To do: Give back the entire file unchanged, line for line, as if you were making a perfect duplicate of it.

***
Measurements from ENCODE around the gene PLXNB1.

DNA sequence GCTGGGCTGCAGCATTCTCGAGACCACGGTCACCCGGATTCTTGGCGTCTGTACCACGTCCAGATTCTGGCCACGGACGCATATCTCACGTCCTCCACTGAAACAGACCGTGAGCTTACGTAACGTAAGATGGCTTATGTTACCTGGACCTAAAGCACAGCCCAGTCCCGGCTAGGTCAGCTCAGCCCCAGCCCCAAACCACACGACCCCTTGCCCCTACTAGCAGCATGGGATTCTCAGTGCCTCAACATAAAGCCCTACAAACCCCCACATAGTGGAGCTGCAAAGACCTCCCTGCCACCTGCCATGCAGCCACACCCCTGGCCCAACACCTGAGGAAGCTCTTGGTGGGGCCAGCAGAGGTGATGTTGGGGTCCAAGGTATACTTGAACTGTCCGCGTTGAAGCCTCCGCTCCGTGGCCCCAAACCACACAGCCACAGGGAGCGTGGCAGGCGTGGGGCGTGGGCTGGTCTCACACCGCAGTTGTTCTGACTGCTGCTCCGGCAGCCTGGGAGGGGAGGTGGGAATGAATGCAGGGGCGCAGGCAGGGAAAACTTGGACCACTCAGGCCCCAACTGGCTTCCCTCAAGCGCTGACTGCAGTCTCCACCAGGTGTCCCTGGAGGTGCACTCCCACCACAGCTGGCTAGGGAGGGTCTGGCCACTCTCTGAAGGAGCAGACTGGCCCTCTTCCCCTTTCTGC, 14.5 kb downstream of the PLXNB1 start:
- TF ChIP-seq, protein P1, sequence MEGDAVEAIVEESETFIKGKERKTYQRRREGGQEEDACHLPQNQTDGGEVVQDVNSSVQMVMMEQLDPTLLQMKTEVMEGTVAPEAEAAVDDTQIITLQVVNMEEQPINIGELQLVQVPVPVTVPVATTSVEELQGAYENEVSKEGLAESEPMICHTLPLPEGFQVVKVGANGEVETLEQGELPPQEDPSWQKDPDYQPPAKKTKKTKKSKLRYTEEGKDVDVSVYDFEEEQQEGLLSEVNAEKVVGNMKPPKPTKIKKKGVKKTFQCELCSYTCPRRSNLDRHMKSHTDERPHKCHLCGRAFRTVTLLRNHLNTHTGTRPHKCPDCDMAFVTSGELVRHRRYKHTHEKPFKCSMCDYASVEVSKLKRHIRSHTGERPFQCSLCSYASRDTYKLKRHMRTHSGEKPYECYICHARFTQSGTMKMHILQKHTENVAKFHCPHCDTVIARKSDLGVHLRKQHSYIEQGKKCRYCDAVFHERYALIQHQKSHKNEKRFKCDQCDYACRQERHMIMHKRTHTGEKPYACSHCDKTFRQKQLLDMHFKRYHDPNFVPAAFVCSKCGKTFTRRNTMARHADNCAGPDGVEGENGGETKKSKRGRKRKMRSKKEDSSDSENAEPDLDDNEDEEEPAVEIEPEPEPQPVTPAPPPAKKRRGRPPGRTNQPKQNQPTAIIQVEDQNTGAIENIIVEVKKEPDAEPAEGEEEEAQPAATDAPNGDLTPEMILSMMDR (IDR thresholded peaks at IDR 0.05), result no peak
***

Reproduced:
Measurements from ENCODE around the gene PLXNB1.

DNA sequence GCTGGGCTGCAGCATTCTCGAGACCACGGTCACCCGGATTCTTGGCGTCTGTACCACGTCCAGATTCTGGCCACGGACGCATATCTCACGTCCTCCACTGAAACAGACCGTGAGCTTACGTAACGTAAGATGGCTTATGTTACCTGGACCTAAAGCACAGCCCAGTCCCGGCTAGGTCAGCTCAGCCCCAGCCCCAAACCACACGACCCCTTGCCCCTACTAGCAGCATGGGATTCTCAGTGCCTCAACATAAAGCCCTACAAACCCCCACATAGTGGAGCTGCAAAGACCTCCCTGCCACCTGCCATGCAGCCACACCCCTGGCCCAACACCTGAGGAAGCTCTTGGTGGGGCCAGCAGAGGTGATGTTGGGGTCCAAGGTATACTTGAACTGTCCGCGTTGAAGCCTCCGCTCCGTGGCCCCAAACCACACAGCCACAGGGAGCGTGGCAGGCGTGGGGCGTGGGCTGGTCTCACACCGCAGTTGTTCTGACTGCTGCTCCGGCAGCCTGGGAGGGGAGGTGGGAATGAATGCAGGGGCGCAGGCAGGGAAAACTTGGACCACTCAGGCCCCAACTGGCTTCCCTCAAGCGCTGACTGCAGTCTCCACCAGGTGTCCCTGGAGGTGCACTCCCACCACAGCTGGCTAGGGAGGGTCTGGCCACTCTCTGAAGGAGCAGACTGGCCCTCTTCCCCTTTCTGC, 14.5 kb downstream of the PLXNB1 start:
- TF ChIP-seq, protein P1, sequence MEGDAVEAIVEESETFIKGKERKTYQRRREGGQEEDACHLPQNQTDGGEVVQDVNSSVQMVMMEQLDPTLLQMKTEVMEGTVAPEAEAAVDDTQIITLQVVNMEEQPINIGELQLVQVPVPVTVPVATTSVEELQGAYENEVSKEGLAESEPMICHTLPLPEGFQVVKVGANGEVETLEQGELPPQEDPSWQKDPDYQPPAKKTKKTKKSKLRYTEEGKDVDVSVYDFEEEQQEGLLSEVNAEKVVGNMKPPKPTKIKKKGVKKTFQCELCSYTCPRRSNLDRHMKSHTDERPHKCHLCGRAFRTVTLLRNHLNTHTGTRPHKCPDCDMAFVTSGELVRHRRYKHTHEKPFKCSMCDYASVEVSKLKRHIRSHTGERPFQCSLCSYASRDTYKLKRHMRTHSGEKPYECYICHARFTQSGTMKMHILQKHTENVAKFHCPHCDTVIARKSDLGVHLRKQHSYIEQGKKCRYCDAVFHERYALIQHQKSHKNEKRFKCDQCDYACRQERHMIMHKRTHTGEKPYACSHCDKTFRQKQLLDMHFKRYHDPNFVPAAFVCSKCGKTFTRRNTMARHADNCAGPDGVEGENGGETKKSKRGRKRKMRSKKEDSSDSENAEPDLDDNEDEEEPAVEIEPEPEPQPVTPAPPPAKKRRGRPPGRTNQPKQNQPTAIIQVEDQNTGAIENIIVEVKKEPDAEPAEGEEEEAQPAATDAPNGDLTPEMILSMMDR (IDR thresholded peaks at IDR 0.05), result no peak